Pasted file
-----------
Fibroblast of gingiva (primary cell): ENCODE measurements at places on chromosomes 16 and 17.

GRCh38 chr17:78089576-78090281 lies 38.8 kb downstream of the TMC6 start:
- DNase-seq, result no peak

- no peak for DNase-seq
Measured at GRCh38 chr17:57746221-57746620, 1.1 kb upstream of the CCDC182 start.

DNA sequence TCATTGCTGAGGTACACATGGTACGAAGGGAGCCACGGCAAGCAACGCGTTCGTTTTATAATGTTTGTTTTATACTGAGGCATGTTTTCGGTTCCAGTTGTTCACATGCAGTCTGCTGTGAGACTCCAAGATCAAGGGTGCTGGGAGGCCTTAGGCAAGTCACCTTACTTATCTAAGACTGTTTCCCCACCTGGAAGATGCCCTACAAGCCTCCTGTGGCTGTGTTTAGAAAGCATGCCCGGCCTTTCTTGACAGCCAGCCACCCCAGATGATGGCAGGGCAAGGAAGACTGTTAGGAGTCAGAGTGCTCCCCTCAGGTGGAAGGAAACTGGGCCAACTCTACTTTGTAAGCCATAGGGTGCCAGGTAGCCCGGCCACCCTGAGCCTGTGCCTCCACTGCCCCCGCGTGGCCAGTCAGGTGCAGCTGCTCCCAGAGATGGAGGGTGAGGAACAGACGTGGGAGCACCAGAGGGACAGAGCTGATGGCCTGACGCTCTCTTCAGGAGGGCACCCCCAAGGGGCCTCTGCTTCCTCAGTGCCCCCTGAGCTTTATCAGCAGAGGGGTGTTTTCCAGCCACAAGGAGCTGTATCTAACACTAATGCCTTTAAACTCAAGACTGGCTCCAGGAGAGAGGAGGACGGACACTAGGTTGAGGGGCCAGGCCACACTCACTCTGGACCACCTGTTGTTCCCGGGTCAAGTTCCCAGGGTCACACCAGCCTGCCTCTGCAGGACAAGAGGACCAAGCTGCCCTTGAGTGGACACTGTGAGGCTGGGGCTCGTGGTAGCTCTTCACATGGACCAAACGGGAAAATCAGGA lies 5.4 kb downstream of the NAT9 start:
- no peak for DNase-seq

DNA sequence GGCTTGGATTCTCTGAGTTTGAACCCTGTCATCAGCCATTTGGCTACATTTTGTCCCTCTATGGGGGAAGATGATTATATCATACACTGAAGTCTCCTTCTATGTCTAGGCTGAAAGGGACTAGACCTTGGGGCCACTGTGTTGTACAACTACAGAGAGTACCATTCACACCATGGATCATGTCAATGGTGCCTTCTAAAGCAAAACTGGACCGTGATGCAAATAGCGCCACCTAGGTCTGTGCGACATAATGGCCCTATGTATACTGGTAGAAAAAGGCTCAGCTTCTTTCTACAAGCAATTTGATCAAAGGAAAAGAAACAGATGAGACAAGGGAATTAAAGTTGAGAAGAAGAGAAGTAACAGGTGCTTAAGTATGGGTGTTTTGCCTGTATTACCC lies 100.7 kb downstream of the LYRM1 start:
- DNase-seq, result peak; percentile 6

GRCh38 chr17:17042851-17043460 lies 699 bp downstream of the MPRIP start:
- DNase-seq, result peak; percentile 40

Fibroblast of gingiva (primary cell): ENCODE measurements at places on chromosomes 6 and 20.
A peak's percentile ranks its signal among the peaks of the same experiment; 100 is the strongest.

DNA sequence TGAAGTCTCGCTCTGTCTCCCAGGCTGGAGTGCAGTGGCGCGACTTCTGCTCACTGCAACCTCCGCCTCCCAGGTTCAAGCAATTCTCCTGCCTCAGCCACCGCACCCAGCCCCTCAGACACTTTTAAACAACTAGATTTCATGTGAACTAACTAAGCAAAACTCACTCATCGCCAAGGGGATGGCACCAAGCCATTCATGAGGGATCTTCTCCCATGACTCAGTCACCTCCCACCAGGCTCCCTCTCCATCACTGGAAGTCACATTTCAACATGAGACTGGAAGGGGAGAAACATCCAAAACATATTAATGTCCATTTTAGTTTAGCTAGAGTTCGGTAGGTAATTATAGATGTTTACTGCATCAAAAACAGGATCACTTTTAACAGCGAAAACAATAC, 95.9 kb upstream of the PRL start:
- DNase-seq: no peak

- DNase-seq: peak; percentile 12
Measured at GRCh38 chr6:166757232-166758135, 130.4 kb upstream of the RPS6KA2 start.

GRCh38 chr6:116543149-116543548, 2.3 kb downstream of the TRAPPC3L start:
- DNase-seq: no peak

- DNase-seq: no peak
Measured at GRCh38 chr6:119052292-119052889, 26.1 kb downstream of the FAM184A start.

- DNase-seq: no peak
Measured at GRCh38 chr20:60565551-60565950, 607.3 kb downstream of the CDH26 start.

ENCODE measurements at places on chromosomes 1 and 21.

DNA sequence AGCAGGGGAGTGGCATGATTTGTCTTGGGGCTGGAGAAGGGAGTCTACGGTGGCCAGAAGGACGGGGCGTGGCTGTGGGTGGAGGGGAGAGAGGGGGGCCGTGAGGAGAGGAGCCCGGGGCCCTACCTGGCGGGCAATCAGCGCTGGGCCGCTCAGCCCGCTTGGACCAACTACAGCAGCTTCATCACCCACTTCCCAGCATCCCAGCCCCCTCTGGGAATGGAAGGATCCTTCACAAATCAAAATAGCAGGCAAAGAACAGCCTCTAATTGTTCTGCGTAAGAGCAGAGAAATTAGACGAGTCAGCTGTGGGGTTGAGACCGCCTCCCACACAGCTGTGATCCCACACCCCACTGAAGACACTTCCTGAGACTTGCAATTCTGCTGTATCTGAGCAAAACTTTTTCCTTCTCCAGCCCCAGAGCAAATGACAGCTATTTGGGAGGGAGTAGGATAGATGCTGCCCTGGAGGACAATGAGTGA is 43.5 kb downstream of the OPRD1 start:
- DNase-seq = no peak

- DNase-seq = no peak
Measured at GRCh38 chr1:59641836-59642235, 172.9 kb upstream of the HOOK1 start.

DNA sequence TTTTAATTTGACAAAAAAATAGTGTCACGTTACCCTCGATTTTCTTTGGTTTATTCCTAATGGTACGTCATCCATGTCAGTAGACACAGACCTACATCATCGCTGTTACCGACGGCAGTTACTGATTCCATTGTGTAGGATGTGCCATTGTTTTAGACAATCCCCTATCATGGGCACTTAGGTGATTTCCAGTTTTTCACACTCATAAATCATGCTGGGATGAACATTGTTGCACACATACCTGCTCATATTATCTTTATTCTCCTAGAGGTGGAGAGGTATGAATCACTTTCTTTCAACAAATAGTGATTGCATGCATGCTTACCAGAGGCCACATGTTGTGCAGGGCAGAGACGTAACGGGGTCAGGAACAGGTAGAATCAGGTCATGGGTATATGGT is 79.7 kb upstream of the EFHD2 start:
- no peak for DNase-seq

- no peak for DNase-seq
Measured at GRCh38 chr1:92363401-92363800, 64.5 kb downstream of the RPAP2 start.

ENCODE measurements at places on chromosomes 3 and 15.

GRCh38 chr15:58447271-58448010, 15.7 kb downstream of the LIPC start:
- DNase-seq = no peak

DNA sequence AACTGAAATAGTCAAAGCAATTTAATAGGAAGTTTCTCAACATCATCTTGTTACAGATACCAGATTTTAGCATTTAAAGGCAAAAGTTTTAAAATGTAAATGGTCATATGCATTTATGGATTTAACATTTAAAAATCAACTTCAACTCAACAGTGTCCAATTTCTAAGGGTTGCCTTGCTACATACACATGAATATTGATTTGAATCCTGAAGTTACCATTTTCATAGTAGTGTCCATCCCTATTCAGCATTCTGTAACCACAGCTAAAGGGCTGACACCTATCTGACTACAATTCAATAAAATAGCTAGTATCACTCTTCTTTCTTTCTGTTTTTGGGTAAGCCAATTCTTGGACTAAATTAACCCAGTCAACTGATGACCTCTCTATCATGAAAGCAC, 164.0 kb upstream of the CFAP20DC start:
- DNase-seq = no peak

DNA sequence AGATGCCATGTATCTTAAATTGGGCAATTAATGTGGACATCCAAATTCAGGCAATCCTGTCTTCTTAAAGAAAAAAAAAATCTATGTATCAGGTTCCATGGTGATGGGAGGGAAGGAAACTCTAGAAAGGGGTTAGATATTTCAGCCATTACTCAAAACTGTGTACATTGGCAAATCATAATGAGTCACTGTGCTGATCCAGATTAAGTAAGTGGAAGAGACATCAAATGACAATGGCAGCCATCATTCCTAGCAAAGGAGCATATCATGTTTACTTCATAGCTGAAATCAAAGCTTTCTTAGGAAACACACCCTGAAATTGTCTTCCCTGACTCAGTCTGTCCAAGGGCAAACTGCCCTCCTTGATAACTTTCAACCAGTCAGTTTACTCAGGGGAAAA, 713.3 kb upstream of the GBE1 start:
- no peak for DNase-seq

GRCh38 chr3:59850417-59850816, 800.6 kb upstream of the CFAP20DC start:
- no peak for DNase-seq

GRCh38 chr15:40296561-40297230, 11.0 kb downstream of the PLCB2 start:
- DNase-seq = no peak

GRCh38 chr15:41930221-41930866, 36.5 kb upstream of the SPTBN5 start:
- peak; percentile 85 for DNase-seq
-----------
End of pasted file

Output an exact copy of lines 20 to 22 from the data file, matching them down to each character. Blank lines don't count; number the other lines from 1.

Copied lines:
- DNase-seq: no peak
Measured at GRCh38 chr6:119052292-119052889, 26.1 kb downstream of the FAM184A start.

- DNase-seq: no peak